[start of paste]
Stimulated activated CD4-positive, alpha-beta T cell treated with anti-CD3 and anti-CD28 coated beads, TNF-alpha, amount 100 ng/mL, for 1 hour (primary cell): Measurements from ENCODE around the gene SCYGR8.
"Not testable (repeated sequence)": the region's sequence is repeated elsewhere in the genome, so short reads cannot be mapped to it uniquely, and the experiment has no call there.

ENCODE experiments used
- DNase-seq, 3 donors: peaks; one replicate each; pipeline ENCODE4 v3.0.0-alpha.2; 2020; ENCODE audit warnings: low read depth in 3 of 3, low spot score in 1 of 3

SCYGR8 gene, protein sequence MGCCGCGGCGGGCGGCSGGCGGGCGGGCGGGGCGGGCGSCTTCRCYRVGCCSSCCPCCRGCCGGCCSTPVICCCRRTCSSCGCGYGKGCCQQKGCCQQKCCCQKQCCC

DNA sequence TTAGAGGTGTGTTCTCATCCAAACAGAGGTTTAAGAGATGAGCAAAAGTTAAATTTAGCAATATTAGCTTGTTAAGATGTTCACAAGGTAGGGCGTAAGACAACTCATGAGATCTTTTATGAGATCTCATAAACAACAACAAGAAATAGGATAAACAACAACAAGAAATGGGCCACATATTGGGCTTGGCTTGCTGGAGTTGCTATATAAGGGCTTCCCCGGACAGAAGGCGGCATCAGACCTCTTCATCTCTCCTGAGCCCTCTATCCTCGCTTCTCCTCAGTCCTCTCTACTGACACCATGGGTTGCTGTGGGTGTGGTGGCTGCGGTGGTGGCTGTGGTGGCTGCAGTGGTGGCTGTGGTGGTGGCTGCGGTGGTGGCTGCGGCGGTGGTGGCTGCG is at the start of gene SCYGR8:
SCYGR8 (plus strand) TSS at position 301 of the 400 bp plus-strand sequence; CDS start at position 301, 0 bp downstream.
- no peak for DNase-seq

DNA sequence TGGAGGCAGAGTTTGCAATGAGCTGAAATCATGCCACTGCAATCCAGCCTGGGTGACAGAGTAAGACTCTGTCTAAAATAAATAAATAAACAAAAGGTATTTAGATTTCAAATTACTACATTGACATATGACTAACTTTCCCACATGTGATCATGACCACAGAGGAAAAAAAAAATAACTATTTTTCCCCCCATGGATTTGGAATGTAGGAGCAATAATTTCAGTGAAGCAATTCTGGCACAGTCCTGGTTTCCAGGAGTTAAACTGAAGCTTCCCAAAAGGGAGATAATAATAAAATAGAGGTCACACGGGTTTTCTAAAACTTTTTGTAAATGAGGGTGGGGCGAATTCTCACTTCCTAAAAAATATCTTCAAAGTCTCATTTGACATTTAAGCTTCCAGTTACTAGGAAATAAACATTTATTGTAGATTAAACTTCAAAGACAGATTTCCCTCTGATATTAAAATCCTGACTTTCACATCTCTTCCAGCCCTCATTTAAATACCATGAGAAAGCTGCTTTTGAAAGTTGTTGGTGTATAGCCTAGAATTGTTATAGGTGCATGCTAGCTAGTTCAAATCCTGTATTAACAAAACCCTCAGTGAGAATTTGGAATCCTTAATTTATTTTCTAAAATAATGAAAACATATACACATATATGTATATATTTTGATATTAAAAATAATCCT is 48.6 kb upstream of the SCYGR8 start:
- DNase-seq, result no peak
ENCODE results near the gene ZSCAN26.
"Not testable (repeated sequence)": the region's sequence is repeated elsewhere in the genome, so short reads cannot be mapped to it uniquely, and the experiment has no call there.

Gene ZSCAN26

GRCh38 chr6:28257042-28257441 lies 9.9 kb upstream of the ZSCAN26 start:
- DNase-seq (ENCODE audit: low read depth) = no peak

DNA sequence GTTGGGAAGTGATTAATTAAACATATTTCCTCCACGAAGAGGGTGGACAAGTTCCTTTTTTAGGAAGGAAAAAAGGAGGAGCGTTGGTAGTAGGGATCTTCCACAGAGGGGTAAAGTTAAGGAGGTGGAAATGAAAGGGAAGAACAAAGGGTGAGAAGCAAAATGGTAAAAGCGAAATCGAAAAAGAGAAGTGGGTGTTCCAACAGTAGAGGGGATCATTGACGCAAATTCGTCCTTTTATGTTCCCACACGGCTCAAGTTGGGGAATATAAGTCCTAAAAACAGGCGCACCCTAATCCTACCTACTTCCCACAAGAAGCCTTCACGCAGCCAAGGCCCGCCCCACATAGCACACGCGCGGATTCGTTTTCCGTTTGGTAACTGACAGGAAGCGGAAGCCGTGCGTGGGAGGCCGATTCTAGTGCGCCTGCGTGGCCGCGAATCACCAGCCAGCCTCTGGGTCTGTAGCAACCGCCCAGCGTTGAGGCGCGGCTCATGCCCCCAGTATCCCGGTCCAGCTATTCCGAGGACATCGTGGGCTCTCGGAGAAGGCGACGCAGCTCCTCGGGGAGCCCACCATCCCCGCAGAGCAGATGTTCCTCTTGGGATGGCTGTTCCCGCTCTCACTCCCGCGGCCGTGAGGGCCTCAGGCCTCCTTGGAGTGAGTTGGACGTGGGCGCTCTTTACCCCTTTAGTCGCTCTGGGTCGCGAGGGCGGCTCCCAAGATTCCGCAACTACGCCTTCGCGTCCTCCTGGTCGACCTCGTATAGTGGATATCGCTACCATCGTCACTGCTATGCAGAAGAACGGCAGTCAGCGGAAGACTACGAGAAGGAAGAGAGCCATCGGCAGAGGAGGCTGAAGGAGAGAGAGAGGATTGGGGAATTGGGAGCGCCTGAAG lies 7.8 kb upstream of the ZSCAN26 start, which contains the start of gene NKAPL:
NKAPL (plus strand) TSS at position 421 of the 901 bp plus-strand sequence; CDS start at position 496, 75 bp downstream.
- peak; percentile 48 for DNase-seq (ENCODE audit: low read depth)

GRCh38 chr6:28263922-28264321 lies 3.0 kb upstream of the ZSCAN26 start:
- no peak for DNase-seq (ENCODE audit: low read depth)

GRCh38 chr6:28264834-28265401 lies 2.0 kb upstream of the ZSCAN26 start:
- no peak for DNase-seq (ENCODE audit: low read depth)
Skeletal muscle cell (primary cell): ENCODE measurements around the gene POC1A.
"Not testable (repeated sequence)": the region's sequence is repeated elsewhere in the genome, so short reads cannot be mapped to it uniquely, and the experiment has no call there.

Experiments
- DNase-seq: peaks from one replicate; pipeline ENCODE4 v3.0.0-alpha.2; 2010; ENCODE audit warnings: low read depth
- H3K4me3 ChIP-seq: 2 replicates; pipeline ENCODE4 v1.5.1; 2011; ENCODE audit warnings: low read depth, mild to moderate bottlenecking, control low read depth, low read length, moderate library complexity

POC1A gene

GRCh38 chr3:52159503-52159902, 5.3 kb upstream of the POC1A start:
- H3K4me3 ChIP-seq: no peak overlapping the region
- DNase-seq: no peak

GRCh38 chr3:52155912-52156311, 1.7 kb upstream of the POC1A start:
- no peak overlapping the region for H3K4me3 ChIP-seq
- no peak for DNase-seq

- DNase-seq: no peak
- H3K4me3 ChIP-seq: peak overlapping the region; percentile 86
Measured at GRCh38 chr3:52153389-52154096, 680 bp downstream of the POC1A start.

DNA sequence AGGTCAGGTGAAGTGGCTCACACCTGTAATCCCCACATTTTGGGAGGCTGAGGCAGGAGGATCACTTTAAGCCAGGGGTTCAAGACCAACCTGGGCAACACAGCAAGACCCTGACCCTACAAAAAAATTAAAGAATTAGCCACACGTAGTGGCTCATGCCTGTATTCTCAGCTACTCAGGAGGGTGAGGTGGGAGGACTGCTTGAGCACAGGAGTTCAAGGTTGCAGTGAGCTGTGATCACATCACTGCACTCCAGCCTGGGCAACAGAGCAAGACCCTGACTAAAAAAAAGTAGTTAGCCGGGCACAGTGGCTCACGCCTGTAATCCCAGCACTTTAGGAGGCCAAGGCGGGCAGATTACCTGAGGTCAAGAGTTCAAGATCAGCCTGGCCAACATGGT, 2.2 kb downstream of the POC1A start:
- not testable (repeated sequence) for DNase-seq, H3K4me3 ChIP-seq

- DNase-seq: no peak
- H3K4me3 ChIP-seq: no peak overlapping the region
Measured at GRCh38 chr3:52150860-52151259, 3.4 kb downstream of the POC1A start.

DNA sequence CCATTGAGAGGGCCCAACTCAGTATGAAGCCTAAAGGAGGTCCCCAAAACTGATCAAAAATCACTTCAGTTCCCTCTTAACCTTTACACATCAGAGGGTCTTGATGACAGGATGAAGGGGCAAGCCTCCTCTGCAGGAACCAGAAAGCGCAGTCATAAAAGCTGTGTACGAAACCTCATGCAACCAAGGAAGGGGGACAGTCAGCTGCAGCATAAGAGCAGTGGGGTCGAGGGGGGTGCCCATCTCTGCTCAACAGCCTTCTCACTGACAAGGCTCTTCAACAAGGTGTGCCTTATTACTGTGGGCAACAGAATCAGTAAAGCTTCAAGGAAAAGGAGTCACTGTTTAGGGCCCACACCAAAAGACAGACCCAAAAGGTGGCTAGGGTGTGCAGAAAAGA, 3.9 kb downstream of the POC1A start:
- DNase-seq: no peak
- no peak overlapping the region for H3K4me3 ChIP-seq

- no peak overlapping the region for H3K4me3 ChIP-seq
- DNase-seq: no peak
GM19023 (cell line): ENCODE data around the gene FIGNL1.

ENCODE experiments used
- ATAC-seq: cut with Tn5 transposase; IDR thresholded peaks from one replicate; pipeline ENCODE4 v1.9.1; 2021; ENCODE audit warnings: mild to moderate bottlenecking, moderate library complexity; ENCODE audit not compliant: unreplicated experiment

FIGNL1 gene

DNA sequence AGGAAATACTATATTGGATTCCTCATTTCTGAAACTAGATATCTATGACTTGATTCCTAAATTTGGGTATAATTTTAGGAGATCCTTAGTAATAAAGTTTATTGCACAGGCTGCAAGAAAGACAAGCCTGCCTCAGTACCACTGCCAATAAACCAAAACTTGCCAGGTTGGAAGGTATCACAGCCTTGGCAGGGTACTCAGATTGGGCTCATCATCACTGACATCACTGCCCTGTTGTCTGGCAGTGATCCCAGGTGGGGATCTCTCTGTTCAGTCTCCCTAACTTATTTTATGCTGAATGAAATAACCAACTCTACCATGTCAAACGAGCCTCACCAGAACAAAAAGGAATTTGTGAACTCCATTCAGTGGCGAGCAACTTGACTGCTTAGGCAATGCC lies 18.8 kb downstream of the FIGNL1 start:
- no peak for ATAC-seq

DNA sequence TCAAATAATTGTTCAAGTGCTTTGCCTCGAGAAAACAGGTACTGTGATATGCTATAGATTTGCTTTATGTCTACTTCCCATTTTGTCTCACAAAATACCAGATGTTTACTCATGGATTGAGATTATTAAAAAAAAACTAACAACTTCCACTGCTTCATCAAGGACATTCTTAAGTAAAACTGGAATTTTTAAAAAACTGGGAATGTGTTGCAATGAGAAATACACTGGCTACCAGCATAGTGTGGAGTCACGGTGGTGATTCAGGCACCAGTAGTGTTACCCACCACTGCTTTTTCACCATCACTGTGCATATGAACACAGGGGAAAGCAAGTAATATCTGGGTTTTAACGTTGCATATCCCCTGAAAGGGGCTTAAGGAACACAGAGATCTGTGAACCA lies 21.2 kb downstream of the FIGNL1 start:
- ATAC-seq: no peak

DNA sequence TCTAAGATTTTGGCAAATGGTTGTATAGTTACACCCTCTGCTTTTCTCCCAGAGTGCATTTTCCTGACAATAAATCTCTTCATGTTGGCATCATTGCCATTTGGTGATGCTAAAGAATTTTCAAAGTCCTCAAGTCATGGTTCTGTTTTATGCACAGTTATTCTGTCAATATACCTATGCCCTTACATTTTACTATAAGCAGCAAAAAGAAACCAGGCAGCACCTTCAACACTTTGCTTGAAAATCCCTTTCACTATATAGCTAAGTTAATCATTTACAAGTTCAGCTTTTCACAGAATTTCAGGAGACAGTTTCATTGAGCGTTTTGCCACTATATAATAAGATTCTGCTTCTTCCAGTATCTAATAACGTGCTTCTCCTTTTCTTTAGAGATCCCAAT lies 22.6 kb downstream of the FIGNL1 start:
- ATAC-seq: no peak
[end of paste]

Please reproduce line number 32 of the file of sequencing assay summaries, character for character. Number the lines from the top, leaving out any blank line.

GRCh38 chr3:52155912-52156311, 1.7 kb upstream of the POC1A start: